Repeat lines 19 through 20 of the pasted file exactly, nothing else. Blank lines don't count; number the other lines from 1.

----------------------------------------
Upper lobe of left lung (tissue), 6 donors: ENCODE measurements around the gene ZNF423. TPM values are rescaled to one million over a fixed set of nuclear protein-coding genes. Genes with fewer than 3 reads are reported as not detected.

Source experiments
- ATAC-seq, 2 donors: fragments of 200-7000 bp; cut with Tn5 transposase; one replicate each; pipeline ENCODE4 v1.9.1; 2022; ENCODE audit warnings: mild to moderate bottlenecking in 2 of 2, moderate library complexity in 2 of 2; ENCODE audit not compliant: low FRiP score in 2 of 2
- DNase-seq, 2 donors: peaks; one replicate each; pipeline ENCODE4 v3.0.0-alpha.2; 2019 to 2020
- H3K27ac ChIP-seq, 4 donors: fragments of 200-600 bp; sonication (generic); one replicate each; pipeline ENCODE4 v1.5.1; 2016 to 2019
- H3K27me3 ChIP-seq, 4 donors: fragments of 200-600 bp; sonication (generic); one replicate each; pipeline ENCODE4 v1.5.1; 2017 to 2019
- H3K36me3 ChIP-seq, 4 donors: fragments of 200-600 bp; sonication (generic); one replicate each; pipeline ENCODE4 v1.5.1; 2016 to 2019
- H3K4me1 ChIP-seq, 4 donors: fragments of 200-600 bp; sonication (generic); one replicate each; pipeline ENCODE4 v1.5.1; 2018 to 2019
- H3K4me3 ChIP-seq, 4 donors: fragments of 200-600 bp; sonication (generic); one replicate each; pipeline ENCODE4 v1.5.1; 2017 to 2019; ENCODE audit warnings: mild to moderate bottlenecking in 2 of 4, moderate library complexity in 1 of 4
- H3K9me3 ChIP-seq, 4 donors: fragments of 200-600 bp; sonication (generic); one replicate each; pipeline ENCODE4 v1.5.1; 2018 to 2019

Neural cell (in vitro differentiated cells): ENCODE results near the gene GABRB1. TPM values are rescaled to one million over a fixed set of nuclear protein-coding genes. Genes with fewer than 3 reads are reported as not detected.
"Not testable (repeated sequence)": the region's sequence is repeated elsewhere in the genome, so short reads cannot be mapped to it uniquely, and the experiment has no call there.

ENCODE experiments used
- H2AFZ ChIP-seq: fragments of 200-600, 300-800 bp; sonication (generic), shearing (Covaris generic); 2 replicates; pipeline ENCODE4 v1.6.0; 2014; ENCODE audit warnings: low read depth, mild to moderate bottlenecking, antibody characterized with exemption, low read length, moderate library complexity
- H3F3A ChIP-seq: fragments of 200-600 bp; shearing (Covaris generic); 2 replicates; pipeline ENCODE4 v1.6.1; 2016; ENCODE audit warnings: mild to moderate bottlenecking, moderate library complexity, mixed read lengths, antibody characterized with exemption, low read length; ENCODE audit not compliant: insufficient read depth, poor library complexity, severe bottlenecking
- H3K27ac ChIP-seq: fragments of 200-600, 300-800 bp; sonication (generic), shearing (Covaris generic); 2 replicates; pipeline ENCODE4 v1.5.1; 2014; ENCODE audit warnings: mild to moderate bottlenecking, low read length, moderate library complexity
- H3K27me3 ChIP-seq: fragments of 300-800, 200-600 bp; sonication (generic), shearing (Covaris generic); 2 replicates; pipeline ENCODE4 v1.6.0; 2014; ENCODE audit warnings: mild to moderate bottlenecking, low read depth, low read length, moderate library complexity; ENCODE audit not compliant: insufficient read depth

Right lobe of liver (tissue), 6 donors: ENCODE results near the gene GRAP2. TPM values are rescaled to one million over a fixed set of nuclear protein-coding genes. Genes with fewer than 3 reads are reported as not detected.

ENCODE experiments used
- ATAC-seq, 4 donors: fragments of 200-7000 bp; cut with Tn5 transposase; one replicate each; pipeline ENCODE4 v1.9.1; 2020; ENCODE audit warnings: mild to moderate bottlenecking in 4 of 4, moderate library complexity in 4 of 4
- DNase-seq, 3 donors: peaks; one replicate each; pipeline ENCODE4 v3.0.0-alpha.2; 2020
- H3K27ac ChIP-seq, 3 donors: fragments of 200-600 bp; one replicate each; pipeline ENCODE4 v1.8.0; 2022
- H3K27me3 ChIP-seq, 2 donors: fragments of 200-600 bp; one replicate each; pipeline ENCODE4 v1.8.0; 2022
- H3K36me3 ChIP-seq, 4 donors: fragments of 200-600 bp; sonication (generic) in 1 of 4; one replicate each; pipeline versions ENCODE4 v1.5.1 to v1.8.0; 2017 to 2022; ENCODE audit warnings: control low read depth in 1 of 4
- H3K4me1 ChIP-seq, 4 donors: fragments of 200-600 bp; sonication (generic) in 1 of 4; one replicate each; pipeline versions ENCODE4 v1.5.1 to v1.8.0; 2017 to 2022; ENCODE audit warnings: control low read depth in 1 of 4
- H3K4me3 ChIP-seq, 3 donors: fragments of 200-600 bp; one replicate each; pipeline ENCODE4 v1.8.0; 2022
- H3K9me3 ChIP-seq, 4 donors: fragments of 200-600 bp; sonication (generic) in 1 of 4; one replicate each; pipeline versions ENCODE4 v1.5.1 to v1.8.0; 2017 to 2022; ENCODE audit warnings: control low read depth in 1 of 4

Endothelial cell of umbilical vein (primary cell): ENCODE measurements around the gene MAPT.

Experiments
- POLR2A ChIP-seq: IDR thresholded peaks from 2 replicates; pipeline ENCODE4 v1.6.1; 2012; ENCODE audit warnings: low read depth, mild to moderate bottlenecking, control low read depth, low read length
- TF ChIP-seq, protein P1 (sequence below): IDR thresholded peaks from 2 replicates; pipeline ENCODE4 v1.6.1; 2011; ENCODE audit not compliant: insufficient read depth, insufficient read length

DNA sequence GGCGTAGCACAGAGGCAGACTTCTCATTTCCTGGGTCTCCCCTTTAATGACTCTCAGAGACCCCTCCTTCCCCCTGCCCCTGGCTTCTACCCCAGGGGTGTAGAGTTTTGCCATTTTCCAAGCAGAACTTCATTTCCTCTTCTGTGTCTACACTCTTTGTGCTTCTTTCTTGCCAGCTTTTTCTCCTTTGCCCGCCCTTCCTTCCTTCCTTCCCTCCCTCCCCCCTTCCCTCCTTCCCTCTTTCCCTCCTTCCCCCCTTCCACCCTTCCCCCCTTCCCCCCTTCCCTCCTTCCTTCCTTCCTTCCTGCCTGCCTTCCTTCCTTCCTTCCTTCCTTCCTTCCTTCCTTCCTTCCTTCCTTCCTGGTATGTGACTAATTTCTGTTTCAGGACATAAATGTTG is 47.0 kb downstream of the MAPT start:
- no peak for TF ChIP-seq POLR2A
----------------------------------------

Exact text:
ENCODE experiments used
- ATAC-seq, 4 donors: fragments of 200-7000 bp; cut with Tn5 transposase; one replicate each; pipeline ENCODE4 v1.9.1; 2020; ENCODE audit warnings: mild to moderate bottlenecking in 4 of 4, moderate library complexity in 4 of 4